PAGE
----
Search Content | Science News

ADVERTISEMENT

MISSION CRITICAL

Support credible science journalism.

Subscribe to Science News today.

Search Content

E.g., 06/21/2018
E.g., 06/21/2018
Your search has returned 160 images:
  • venus flytrap
  • heirloom rose called Old Blush
  • sweet wormwood plant
Your search has returned 301 articles:
  • Feature

    Meet the speedsters of the plant world

    Somewhere in the wetlands of South Carolina, a buzzing fly alights on a rosy-pink surface. As the fly explores the strange scenery, it unknowingly brushes a small hair sticking up like a slender sword. Strolling along, the fly accidentally grazes another hair. Suddenly, the pink surface closes in from both sides, snapping shut like a pair of ravenous jaws. The blur of movement lasts only a...

    05/16/2018 - 12:11 Plants, Biophysics, Physics
  • News in Brief

    New genetic details may help roses come up smelling like, well, roses

    There’s new hope for making modern roses smell sweeter than the florist paper they’re wrapped in.

    By decoding the genetics of an heirloom variety, a fragrant pink China rose called “Old Blush,” an international team of researchers has uncovered some new targets to tweak. That roster of genes plus an analysis of scent revealed at least 22 previously uncharacterized biochemical steps the...

    04/30/2018 - 11:00 Plants, Genetics
  • News in Brief

    Genetically modified plant may boost supply of a powerful malaria drug

    Genetic modifications to a plant that makes artemisinin, a key compound used in malaria drugs, more than tripled the amount of the ingredient naturally produced in leaves.

    Previous attempts to genetically engineer Artemisia annua to increase the yield of artemisinin had failed. So Kexuan Tang, a plant scientist at Shanghai Jiao Tong University, and colleagues determined A. annua’s entire...

    04/24/2018 - 14:56 Plants, Genetics, Immune Science
  • News

    Rising CO2 levels might not be as good for plants as we thought

    Two major groups of plants have shown a surprising reversal of fortunes in the face of rising levels of carbon dioxide in the atmosphere.

    During a 20-year field experiment in Minnesota, a widespread group of plants that initially grew faster when fed more CO2  stopped doing so after 12 years, researchers report in the April 20 Science. Meanwhile, the extra CO2 began to stimulate the...

    04/19/2018 - 14:00 Climate, Plants, Ecosystems
  • Editor's Note

    Why it’s great to have a geologist in the house

    Science has a way of surprising us when we least expect it. Like with mud rocks.

    We science journalists can be a cranky lot, eternally skeptical as to whether a touted advance is really significant enough to warrant coverage. So when Science News’ managing editor Erin Wayman waxed enthusiastic about a study explaining how ancient plants may have played a key role in making Earth...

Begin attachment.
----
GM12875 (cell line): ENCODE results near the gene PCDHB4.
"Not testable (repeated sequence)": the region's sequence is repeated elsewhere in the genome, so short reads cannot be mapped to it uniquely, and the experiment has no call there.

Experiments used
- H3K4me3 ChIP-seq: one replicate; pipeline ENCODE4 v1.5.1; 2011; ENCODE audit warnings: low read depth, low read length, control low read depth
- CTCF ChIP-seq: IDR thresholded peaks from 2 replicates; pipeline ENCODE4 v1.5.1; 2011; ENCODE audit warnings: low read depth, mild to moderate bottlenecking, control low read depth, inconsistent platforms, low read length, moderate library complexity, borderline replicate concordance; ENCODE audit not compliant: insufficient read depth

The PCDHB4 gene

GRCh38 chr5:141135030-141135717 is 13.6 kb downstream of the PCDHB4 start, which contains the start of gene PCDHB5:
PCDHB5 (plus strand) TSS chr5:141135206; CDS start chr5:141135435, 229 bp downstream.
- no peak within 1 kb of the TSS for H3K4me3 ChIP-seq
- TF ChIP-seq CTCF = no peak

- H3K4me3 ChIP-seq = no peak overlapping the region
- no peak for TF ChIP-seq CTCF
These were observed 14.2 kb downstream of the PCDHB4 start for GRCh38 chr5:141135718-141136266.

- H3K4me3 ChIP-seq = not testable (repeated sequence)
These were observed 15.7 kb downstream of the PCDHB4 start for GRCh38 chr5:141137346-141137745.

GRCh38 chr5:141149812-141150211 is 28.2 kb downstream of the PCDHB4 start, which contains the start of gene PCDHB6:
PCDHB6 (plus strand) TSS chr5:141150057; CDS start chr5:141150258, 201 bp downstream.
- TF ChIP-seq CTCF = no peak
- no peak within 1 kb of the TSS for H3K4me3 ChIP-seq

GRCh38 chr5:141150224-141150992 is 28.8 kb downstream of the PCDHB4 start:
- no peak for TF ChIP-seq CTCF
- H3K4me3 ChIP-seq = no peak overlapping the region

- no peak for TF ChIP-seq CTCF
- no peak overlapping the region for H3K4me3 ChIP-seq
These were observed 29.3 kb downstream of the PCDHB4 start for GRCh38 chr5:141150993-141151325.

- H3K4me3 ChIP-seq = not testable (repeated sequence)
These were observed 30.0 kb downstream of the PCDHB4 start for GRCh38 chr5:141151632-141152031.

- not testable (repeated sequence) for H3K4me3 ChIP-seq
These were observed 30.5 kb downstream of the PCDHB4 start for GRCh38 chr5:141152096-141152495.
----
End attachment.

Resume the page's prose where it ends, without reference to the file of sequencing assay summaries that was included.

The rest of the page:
03/22/2018 - 10:19 Science & Society, Earth, Plants
  • News in Brief

    Liverwort reproductive organ inspires pipette design

    The sex organs of primitive plants are inspiring precise pipettes.

    Liverworts are a group of ground-hugging plants with male and female reproductive structures shaped like tiny palm trees. The female structures nab sperm-packed water droplets by surrounding them with their fronds, like an immobilized claw in an arcade machine.

    Scientists have coopted that design to create a plastic...

    03/15/2018 - 07:00 Plants, Physics
  • News in Brief

    These petunias launch seeds that spin 1,660 times a second

    Nature may have a few things to teach tennis players about backspin.

    The hairyflower wild petunia (Ruellia ciliatiflora) shoots seeds that spin up to 1,660 times per second, which helps them fly farther, researchers report March 7 in Journal of the Royal Society Interface. These seeds have the fastest known rotations of any plant or animal, the authors say. Plants that disperse seeds a...

    03/06/2018 - 19:06 Plants, Biophysics
  • News

    Pollution regulations help Chesapeake Bay seagrass rebound

    Underwater grasses are growing back in the Chesapeake Bay. The plants now carpet three times as much real estate as in 1984, thanks to more than 30 years of efforts to reduce nitrogen pollution. This environmental success story shows that regulations put in place to protect the bay’s health have made a difference, researchers report the week of March 5 in Proceedings of the National Academy of...

    03/05/2018 - 15:00 Ecosystems, Oceans, Plants
  • News

    Early land plants led to the rise of mud

    Early plants made Earth muddier. Ancient riverbed deposits of mud rock — rocks containing bits of clay and silt smaller than grains of sand — began increasing around 458 million years ago, around the time that rootless plants became common across Earth, researchers say.

    Anecdotally, geologists have long noted that early sediment deposits became muddier at some point, and suggested a...

    03/01/2018 - 16:19 Earth, Plants
  • It's Alive

    The flowers that give us chocolate are ridiculously hard to pollinate

    It’s a wonder we have chocolate at all. Talk about persnickety, difficult flowers.

    Arguably some of the most important seeds on the planet — they give us candy bars and hot cocoa, after all — come from pods created by dime-sized flowers on cacao trees. Yet those flowers make pollination just barely possible.

    Growers of commercial fruit crops expect 50 to 60 percent of flowers to...

    02/20/2018 - 07:00 Plants, Animals, Agriculture